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Los Angeles Elections 1993

CALIFORNIA | LOCAL
April 22, 1993
City of Los Angeles Mayor 100% Precincts Reporting: votes (%) Richard J. Riordan: 144,690 (33%) Mike Woo: 106,596 (24%) Joel Wachs: 48,603 (11%) Richard Katz: 43,021 (10%) Linda Griego: 31,804 (7%) Stan Sanders: 19,064 (4%) Nate Holden: 15,411 (4%) Nick Patsaouras: 7,773 (2%) Julian Nava: 6,324 (1%) Ernani Bernardi: 4,341 (1%) Tom Houston: 3,286 (1%) Ted Hayes Jr.: 2,805 (1%) John Z. Borunda: 1,036 (0%) Eileen Anderson: 756 (0%) Oscar C.
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CALIFORNIA | LOCAL
November 17, 1992 | JAMES RAINEY, TIMES STAFF WRITER
Joining the ranks of mayoral hopefuls with plans to enlarge the Police Department, Los Angeles City Councilman Michael Woo said Monday that he would add 1,000 officers to the force by cutting other city services and increasing property taxes. The proposed tax increase would require approval from two-thirds of the city's voters, similar to a ballot measure that was narrowly defeated two weeks ago.
CALIFORNIA | LOCAL
January 26, 1993 | JACK CHEEVERS and JOHN SCHWADA, TIMES STAFF WRITERS
With veteran City Councilman Ernani Bernardi running for mayor of Los Angeles, a dozen would-be successors--including a record number of Latinos--filed papers by Monday's deadline to campaign for his east San Fernando Valley seat. In the West Valley, meanwhile, incumbent Council woman Joy Picus will face eight opponents--the most since she first won the office in 1977--including one who has outstripped her in fund raising.
CALIFORNIA | LOCAL
August 13, 1992 | JOHN SCHWADA, TIMES STAFF WRITER
Saying Los Angeles is broken and Mayor Tom Bradley "is not the person to fix it," City Councilman Joel Wachs declared Wednesday he intends to raise funds for a possible run for mayor next spring. Raising what may become an important campaign issue, Wachs blamed Bradley for the extent of the riots that followed the Rodney G. King verdict. He said Bradley's feud with former Police Chief Daryl F.
CALIFORNIA | LOCAL
August 13, 1992
Los Angeles City Councilman Joel Wachs on Wednesday filed papers to raise funds for a possible mayoral campaign, declaring, "The city is broken, and it is painfully clear that after 20 years as mayor, Tom Bradley is not the person to fix it." The six-term San Fernando Valley councilman said he will make a final decision on his candidacy in a month or two.
CALIFORNIA | LOCAL
August 28, 1992 | BILL BOYARSKY
Aside from taking a massive pay cut, or no pay at all, what can Assemblyman Richard Katz do to keep his involvement in the state budget deadlock from hurting his mayoral campaign? The salary reduction was suggested to me Tuesday morning by my friend Erwin Baker, who is irate over the 58-day Capitol fiasco. He thinks Gov. Pete Wilson and the legislators should give back their paychecks to show sympathy for all those who have been hurt by the state's insolvency.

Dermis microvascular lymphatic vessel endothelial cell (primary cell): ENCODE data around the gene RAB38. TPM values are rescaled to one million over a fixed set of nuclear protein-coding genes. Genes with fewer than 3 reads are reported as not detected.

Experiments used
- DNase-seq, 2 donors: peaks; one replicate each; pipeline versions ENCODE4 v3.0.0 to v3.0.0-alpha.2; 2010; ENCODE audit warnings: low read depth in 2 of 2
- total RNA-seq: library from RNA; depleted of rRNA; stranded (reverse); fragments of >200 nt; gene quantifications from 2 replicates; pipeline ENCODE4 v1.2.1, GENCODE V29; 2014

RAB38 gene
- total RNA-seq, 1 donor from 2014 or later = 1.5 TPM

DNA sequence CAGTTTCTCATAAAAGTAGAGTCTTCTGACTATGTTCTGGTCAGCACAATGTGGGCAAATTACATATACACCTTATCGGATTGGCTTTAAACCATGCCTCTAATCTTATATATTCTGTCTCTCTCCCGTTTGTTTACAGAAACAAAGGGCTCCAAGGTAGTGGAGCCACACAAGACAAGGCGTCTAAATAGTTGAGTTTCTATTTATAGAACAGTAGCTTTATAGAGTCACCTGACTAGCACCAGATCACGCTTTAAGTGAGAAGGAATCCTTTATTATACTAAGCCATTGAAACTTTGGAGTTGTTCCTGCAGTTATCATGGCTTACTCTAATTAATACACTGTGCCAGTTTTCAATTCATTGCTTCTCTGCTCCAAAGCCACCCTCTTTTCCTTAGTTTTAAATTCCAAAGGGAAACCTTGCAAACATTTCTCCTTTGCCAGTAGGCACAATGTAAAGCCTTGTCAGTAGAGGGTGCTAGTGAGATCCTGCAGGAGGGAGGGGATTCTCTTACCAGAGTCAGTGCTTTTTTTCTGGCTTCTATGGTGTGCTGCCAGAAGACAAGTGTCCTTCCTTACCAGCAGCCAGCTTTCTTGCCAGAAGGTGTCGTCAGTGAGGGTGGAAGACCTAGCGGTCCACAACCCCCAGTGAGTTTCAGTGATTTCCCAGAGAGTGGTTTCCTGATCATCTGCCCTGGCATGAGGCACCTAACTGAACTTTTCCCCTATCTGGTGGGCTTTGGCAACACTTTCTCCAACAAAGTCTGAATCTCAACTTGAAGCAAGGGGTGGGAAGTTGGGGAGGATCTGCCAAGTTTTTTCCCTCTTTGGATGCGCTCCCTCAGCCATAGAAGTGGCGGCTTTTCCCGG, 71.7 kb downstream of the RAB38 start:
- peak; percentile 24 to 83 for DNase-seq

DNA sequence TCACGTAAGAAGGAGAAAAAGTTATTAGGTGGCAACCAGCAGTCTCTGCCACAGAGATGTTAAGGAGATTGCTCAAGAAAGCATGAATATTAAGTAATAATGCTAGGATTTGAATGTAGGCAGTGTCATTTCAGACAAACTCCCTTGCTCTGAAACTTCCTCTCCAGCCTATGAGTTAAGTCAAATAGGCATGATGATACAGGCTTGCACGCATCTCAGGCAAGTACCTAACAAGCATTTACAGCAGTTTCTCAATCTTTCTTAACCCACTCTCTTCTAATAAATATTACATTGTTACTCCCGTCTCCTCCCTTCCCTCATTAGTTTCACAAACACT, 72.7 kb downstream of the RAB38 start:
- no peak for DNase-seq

CALIFORNIA | LOCAL
August 5, 1992 | BILL BOYARSKY
On Friday, three days before Los Angeles City Councilman Michael Woo announced for mayor, a small afternoon drama provided a revealing look at the intensity and complexity of next year's mayoral campaign. Appropriately enough, it occurred at a television studio, the kind of place that seems to produce all the political news these days. What a comedown for us print journalists.
CALIFORNIA | LOCAL
December 19, 1992
The City Council directed the city attorney Friday to prepare a charter amendment for the April 20 ballot that would allow the temporary rehiring of retired police officers. Aimed at giving the Police Department more flexibility in filling openings, the measure would allow retired officers to be recalled, without a loss of pension, for up to a year. The law allows the rehiring of retirees for a maximum of 90 days.
CALIFORNIA | LOCAL
December 7, 1992 | JOHN SCHWADA, TIMES STAFF WRITER
Emerging as the unlikely Latino standard-bearer in the 1993 Los Angeles mayoral race is Julian Nava, the 65-year-old educator and ex-ambassador to Mexico who has been out of the political spotlight for more than a decade. The scholarly Nava, who broke ground in 1967 by becoming the city's first Latino school board member, bears little resemblance to the Latino Candidate many imagined would arise in 1993.
CALIFORNIA | LOCAL
December 17, 1992
Los Angeles City Councilman Joel Wachs on Wednesday became the latest in a growing list of mayoral candidates to officially report having raised more than $200,000, with much of his financial support coming from the entertainment and arts worlds as well as from gay rights and AIDS activists. The 53-year-old Wachs, an avowed candidate since Oct. 4, is the fifth mayoral hopeful to hit the $200,000 reporting threshold.
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